The Skinner Team

Thinking About Upgrading?

I had a great conversation with some past clients at one of their kiddos birthdays this past weekend. We were talking about the housing market and now that they have 2 kids, they’re wanting to upgrade to a 4 bedroom. However, it seems challenging and daunting since prices have gone up so much. Now I am going to preface this by saying, I totally understand that this scenario is not going to work for everyone, but both of my clients happened to have purchased homes in the area 2 to 4 years ago so they have both made some solid equity in their homes over the last few years and have saved quite a bit. We talked about a few scenarios where they could buy something new and potentially keep the home they currently own. Here are a few scenarios we talked about as well as the numbers to help show you why this can be beneficial…

For the purpose of these examples, we are going to say that they are not carrying any other debt besides their mortgages. In addition, we are going to use a fictitious income of $120K per year for the family.

When it comes to mortgages, we talk about debt to income ratio. Most lenders do not want your debt to income ratio to exceed 45%. What that means is that the total of your monthly payments for your house, car, loans, credit cards, etc does not exceed 45% of your total monthly income. That means if we are talking about $120K per year, that breaks down to $10k per month and with no other debt, they could spend $4500/mo. on a mortgage. That roughly translates to a $800-900K mortgage.

Scenario 1, they just simply sell and upgrade:

They would walk away with $200-300K from the equity increase plus they qualify for an $800-900K mortgage which means they can get into a home that is worth around $1-1.2M which can definitely get you a good home in our market. (Keep in mind the downpayment on the mortgage.)

Here is what I encouraged them to think about instead though…

Scenario 2, they keep their home and long term rent it:

Most people aren’t really aware that you can count 75% of a 12-month lease on your home towards your income. Just to keep numbers simple, I’m going to say they could rent their homes for $3600/mo. That means $2,700 can be counted towards their income. Now, overall, their monthly income goes from $10,000 to $12,700. Of course by keeping their home, now they have additional debt that affects their debt to income ratio

Instead of being able to spend 45% of $12,700 (about $5,715 on their mortgage), they have to take out the current mortgage payment. That is about $1,750 per month). That means that now they can spend $3,965 on a new mortgage ($5,715-1,750). Now that does reduce their overall qualification mortgage amount to about $750-800K. These guys were good savers, and have 10-20% down, that puts them into an $800-1M home which will likely still get them everything they want. Here is the cool part, and it’s often overlooked. Not only is someone paying your mortgage on your original home, but also you are pocketing almost $2,000 per month on top of that!! Plus their original house gets to sit there and grow equity while someone is paying the mortgage. With a 5%+ equity growth, someone else is paying your mortgage while the home is gaining $35,000-50,000 in value each year. Plus then if you choose to sell it within 3 years, you can still take the primary residence tax deduction. A married couple can gain up to $500K tax free for their primary residence. They must have occupied it 2 of the last 5 years though so they can rent it for up to 3 years while it is essentially growing tax free for them (assuming they don’t exceed a $500K gain). Yet another upside is now they have two properties hopefully making those gains each year instead of just one!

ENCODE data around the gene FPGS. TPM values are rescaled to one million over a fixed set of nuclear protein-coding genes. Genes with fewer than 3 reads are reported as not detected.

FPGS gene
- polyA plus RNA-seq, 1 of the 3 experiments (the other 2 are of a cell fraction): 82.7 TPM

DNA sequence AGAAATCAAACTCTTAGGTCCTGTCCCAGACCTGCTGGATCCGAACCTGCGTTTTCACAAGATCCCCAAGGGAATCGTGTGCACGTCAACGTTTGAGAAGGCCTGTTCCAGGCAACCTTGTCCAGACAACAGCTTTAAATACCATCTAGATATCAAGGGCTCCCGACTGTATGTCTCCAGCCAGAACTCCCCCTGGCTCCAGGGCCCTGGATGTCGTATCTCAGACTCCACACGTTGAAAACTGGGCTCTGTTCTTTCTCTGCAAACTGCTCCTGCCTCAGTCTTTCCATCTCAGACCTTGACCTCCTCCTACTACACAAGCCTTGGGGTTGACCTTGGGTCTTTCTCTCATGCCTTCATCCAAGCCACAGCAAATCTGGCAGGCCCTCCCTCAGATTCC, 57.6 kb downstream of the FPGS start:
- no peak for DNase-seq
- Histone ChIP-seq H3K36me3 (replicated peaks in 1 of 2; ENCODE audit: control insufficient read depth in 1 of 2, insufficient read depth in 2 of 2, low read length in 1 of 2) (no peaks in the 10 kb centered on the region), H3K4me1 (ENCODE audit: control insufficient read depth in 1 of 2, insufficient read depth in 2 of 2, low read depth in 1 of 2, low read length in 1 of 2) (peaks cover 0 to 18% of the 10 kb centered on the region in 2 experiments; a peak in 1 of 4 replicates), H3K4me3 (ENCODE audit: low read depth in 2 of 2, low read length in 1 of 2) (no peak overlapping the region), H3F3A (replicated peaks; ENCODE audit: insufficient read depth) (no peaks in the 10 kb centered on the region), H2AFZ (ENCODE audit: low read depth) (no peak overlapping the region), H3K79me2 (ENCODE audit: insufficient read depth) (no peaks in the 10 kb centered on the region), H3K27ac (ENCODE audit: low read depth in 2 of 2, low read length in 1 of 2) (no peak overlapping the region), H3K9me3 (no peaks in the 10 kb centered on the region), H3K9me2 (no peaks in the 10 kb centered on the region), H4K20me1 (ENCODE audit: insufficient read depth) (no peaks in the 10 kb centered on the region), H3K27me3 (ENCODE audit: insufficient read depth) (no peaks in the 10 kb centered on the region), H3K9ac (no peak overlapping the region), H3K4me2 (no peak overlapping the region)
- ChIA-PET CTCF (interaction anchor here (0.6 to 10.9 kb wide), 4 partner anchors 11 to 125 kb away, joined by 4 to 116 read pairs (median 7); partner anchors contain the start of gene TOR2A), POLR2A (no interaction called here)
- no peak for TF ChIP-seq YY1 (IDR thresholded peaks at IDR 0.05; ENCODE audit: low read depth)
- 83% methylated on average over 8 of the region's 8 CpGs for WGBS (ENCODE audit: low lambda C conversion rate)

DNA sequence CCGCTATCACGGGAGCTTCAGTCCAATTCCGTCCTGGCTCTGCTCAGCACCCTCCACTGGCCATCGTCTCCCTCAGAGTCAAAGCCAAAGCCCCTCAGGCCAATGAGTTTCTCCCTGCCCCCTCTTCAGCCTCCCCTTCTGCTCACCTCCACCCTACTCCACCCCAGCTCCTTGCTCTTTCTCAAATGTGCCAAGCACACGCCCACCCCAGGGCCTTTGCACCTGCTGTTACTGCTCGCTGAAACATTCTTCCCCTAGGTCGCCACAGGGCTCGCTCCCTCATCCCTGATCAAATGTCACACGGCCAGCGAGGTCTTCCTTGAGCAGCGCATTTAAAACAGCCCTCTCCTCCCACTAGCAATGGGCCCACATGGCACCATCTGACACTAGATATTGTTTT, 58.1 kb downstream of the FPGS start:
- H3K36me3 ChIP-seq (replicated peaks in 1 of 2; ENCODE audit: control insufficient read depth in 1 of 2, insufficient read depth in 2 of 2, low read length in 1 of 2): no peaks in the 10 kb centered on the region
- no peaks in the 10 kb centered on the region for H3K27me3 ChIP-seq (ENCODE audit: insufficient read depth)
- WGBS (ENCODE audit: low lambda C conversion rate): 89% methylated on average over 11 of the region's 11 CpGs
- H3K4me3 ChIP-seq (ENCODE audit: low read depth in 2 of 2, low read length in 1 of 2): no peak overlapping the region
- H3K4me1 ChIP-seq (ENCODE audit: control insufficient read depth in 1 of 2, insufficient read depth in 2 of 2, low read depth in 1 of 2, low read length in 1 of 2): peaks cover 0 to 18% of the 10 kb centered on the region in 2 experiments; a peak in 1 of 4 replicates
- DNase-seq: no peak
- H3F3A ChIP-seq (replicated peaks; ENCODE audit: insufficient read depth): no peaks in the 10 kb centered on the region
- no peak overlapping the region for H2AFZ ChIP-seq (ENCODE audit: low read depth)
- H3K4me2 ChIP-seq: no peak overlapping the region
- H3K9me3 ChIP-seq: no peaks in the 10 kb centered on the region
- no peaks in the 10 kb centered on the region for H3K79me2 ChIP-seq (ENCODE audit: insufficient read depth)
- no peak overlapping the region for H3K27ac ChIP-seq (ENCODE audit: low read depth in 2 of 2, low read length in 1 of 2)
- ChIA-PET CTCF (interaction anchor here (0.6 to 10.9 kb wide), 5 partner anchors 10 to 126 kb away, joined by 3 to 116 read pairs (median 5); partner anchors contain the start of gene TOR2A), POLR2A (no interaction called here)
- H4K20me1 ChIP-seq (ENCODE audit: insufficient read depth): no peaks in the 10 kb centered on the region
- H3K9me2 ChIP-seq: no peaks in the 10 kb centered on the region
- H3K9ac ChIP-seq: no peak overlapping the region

Third scenario to consider, Equity: 

One of these couples has more than $200-300K in equity. In fact they are probably closer to $400-500K in equity. If they wanted to take some of that equity out, they could either do a HELOC and take out some money for an additional down payment to bump them to a higher price point or they could do a cash out refinance and pull out even more than they would with a HELOC. The big bonus on a HELOC is that most HELOCs are interest only payments which means when you are talking about your debt to income ratio for qualification, it doesn’t affect you nearly as much. They might be able to take out $100K and only pay $100 per month on it. A cash out refinance might allow you to take more like $200K out, but it will restructure the mortgage payment and instead of it being $1,750 (original mortgage) + 100 (HELOC), it may look something more like $2,300 new mortgage. That still can be extremely beneficial. It just depends on whether you need that much or not.

The nice thing is that a lender who really knows what they are doing can make this happen for you all simultaneously.

I love having these conversations with clients because it’s not just about buying and selling homes (although of course I enjoy that). What I am more passionate about is helping my clients grow their wealth, and showing them the opportunities real estate can afford them. It has made such a powerful impact on my life, and I really want to pass that on to those around me.

Of course no one can ever always assume real estate will go up for ever, but historically it has trended that way. And of course, not everyone is going to be in the same situation as these clients. You will also always want to speak with your tax advisor as well! No matter what your situation is, let’s talk through all the various scenarios, and figure out what is going to be the right one for you!

– Anne Skinner
November 2021